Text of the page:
I’ve got good news and bad news for all the dyed in the wool, “red ’til I’m dead!” conservatives and “true blue!” liberals out there. The good news is that, whichever side you’re on, Human Error will stuff your ballot box with laughs at the expense of your sworn political enemy. The bad news is that if you identify that strongly with the left or the right in America in 2018, you’re part of the problem, not the solution.
Wake up and smell the pork barrel! The days when the Republicans stood for small government and laissez-faire economics while the Democrats stood for expanding social programs via tax-and-spend ended with parachute pants. These days, both parties want more of your hard-earned money every year; they just want to throw it at different pet projects. The ’Pubs toss money at the military-industrial complex and big business, their largest campaign donors. The Dems keep their donors fat and happy, too, while expanding entitlements with wildly varying degrees of success. Fiscally speaking, they’re the same damn party!
Which means the whole right versus left thing is a spurious sideshow whose only purpose is to distract The People and keep the ruling class (i.e., the professional politicians and the super wealthy who line their pockets) in power. If the 99 percent is fooled into taking sides based on a handful of artificial “wedge” issues like abortion, guns and capital punishment, they will fight among themselves rather than unite against the 1 percent and the utterly corrupt and irretrievably broken system that keeps them in power.
Human Error does a star-spangled, fireworks-and-bunting, spectacular job of finding the humor in the fallacious Fox News versus NPR conflict. Two couples, the Christian, McMansion-dwelling, lily-white Jim and Heather (Joe Coots and Marissa McGowan) and the atheist, city folk, interracial Keenan and Madelyn (Larry Bates and Kimberly Gilbert), are attempting to have babies via artificial insemination. Due to a “clerical error” committed at the clinic run by Dr. Hoskins (Wayne Kennedy), the Clinton embryo ends up in the Bush belly.
The couples meet, and Heather — with hubby Jim’s support — decides to act as the surrogate mother for Keenan and Madelyn’s child. That sets the stage both literally and figuratively for nine months of mismatched, fish-out-of-water episodes among these politically polarized people. Keenan goes from being reflexively, deathly afraid of guns to enjoying hunting trips with Jim. Heather comes to understand that yoga is not a threat to Jesus; it’s simply a healthy stress-reducer and a way to bond with Madelyn. Blue collar Jim realizes that white collar Keenan isn’t from another planet. And Madelyn, the most socio-politically extreme of the bunch, learns the value of at least a modicum of tolerance for beliefs different from her own.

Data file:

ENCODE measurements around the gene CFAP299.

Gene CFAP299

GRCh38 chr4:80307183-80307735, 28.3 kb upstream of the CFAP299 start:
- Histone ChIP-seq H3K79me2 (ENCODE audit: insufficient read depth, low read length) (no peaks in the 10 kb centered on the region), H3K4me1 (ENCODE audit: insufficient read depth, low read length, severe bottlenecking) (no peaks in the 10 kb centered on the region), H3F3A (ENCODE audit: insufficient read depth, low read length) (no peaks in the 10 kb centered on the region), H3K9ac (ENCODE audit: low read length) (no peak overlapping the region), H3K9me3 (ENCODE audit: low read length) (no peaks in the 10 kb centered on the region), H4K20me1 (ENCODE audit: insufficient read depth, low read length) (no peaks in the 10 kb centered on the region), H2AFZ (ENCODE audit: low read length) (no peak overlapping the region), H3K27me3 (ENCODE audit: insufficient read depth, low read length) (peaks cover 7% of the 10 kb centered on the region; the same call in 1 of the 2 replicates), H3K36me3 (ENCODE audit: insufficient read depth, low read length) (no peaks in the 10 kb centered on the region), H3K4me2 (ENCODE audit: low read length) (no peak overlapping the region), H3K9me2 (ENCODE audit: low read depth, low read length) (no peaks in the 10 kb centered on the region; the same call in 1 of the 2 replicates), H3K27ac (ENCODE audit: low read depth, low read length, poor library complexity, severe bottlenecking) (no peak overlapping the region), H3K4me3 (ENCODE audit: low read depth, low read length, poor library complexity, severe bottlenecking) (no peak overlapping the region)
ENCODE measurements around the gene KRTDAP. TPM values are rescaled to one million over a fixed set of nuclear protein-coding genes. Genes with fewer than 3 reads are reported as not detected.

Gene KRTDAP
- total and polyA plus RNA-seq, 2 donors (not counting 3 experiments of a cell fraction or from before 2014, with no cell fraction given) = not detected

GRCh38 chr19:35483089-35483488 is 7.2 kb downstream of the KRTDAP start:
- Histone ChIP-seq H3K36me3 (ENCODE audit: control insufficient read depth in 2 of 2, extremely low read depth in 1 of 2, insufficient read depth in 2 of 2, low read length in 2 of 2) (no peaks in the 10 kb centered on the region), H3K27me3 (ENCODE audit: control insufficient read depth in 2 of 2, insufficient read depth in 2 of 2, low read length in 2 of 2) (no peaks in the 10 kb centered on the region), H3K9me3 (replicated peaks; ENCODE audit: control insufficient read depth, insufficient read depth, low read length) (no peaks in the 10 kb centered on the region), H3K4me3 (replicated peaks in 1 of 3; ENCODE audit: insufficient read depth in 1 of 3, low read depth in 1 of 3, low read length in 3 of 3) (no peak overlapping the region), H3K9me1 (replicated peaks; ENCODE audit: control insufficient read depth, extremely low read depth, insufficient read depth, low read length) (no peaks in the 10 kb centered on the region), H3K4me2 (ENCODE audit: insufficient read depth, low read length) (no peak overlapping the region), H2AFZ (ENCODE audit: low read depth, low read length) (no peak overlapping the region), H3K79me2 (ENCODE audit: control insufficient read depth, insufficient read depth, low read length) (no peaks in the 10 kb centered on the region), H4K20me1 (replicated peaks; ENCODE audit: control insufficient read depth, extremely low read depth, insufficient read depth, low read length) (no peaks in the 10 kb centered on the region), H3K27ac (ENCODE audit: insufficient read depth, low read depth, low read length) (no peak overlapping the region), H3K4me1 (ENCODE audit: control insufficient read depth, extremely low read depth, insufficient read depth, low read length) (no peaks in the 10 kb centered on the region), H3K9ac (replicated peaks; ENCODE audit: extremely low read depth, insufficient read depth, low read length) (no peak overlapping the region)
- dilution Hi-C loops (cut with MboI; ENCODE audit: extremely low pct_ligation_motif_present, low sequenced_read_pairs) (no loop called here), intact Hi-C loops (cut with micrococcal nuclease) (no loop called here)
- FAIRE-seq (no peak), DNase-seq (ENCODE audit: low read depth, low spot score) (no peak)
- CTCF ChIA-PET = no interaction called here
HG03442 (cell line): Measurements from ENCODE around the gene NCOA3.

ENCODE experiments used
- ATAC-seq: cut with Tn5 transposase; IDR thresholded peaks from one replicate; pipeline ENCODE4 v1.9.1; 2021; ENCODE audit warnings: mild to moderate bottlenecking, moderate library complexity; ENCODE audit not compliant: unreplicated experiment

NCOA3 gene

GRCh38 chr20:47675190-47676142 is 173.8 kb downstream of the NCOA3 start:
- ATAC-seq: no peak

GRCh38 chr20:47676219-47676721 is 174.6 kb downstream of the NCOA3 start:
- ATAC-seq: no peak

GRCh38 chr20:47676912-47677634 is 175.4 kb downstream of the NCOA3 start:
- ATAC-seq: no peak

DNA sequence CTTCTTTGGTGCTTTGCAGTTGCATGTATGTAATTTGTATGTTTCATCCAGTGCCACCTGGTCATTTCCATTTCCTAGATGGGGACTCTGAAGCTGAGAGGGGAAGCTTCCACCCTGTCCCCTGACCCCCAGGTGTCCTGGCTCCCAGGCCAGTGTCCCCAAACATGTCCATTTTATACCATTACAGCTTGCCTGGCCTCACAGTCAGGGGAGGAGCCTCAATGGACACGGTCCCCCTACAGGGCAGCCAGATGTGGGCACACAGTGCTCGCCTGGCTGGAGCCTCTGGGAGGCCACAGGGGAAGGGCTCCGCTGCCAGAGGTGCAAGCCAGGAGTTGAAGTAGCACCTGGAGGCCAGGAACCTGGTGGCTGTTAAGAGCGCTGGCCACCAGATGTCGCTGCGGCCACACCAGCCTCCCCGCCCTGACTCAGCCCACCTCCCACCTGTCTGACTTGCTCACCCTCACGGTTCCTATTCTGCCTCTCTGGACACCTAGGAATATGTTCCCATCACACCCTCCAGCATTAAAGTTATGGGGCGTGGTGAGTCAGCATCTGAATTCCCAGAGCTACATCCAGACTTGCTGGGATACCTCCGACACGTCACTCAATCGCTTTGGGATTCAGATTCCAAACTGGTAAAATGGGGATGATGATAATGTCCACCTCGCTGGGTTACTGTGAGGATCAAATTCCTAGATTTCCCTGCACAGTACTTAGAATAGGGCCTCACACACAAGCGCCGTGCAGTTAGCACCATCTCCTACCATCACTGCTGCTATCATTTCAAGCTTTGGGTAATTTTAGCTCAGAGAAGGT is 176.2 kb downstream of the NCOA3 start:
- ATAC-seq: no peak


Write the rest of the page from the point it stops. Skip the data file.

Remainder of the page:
This world premiere marks the first time the Denver Center Theatre Company has presented a regular season production in the Garner Galleria Theatre, which explains the cognitive dissonance I experienced when I realized that Human Error was a play and not a musical. The Garner traditionally hosts only musical theater, and I’m happy to report that its cabaret atmosphere is just as well-suited to non-musical performances. The one allowance made was the exclusion of the standard table service during the show, and I for one applaud the Denver Center for making that distraction-minimizing choice.
Speaking of applause, the cast of Human Error was showered with it during the curtain call and deservedly so. Each actor excellently embodies his or her stereotype without ever stepping over the line into cartoonish territory. More than that, the relationships they develop with their same-sex opposite number feel far more genuine than one would expect in a farcical comedy of this sort.
BDT Stage’s master of mirth, Wayne Kennedy, only gets a handful of scenes, and as anyone who’s had the pleasure of watching him work his theatrical magic over the years in Boulder will expect, he makes more than the most of them. Wayne’s bumbling, befuddled fertility doctor earned the loudest and longest laughs in a play filled with hilarity. His Denver Center debut should definitely earn him return invitations to DCPA’s various stages.
On the Bill: Human Error. Denver Center for the Performing Arts, 1400 Curtis St., Denver, www.denvercenter.org, through June 24. Tickets $30 and up.